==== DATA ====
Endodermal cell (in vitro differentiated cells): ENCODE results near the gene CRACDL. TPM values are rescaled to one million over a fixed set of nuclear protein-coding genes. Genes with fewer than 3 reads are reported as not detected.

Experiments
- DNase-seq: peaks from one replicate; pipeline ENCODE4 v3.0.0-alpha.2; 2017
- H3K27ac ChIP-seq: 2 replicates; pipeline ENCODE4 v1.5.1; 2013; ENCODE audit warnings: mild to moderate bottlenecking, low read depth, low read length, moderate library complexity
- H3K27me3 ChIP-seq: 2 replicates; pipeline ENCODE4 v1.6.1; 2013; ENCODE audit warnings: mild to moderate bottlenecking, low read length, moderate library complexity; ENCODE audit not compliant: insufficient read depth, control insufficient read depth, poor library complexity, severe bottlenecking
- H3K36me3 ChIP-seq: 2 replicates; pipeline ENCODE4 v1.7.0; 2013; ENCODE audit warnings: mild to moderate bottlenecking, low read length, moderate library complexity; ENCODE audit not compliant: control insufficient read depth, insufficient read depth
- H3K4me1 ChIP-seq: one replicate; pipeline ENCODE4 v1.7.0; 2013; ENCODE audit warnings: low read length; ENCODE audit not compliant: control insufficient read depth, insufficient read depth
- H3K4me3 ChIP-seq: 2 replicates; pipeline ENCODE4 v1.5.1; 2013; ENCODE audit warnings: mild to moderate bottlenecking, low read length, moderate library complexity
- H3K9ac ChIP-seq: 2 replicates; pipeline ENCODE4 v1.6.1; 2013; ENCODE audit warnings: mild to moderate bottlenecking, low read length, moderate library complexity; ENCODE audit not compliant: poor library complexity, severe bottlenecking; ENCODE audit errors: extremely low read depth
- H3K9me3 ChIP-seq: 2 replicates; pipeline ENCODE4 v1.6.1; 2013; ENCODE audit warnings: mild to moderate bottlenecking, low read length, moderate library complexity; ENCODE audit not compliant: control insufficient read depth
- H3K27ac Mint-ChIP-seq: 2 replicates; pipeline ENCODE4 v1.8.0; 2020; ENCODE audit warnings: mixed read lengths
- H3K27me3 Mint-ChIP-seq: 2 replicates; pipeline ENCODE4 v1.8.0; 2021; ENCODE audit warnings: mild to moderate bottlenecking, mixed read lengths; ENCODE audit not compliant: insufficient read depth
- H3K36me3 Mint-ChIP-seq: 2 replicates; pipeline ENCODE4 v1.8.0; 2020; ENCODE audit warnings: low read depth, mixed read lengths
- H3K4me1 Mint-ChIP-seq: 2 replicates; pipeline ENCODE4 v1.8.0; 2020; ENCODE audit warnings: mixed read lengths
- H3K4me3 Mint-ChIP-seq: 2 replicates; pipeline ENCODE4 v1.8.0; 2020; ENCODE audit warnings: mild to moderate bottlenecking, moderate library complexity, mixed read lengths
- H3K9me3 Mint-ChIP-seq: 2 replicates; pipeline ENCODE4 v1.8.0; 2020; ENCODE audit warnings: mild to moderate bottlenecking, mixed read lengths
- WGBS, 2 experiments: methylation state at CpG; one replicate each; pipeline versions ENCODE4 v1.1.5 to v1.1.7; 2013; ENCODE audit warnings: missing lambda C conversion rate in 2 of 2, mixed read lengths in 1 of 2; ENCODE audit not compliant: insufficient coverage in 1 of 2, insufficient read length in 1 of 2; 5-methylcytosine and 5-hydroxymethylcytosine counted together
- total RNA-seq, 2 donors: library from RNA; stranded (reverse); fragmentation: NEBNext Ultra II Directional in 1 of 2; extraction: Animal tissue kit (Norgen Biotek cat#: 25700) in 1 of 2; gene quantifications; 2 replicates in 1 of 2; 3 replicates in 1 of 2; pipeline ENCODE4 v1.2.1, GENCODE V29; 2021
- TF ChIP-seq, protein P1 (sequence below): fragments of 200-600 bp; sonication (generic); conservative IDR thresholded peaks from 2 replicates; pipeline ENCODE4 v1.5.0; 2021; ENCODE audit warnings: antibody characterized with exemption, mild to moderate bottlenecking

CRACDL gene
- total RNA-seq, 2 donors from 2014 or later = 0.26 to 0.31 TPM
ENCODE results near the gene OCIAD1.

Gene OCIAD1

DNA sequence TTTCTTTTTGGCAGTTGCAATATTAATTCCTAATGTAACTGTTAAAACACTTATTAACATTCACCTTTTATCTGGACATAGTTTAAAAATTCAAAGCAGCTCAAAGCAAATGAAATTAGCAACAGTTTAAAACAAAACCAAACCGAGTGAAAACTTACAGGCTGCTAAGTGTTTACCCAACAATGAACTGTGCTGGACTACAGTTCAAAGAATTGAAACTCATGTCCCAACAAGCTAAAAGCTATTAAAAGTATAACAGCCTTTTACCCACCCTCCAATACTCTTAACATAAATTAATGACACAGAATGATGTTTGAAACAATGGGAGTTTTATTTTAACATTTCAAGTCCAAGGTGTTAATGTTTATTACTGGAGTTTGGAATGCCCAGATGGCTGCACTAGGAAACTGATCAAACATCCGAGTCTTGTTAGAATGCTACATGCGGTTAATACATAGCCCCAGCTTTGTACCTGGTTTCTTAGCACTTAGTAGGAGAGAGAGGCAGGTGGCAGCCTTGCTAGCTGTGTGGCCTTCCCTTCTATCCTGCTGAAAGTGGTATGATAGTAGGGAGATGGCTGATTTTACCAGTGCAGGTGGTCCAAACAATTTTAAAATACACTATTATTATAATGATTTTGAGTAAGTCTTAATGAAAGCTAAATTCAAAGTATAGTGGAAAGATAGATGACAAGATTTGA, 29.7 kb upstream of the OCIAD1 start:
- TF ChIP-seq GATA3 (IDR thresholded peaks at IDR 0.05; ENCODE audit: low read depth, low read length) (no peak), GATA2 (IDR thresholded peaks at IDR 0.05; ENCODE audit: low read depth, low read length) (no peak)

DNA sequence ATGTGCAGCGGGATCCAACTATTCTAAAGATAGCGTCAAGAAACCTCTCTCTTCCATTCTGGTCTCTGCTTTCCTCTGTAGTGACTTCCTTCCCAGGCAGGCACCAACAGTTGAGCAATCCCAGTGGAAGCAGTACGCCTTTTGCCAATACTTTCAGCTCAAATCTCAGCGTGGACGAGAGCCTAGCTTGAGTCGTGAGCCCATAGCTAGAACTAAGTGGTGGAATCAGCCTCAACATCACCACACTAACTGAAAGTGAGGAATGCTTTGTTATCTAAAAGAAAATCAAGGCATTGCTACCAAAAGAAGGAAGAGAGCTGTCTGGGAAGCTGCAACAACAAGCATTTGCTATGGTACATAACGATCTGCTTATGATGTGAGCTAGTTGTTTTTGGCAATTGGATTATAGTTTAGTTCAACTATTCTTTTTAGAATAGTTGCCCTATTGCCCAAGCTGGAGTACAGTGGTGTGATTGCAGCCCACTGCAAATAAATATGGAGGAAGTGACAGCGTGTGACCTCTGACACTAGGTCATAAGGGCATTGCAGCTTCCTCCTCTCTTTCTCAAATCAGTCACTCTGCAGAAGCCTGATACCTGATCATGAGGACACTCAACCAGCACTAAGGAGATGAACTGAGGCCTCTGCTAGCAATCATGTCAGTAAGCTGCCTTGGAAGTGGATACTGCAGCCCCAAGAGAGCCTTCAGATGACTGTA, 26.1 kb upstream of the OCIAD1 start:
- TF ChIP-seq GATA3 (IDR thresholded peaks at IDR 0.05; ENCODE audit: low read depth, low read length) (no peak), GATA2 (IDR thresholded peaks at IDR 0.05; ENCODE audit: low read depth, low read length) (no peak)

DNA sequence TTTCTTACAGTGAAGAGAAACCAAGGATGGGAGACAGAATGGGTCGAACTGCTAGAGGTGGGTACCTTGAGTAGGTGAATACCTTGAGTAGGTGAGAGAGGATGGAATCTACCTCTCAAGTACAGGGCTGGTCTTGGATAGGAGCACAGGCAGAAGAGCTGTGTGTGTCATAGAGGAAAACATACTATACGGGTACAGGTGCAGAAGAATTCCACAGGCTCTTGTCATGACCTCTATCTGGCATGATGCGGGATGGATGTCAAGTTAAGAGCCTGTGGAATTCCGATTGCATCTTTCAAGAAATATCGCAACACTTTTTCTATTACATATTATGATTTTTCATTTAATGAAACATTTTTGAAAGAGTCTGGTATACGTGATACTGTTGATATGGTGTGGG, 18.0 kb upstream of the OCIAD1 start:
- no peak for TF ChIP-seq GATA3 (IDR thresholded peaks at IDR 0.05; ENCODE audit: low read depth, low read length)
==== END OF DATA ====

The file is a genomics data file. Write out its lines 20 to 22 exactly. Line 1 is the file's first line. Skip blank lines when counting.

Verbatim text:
CRACDL gene
- total RNA-seq, 2 donors from 2014 or later = 0.26 to 0.31 TPM
ENCODE results near the gene OCIAD1.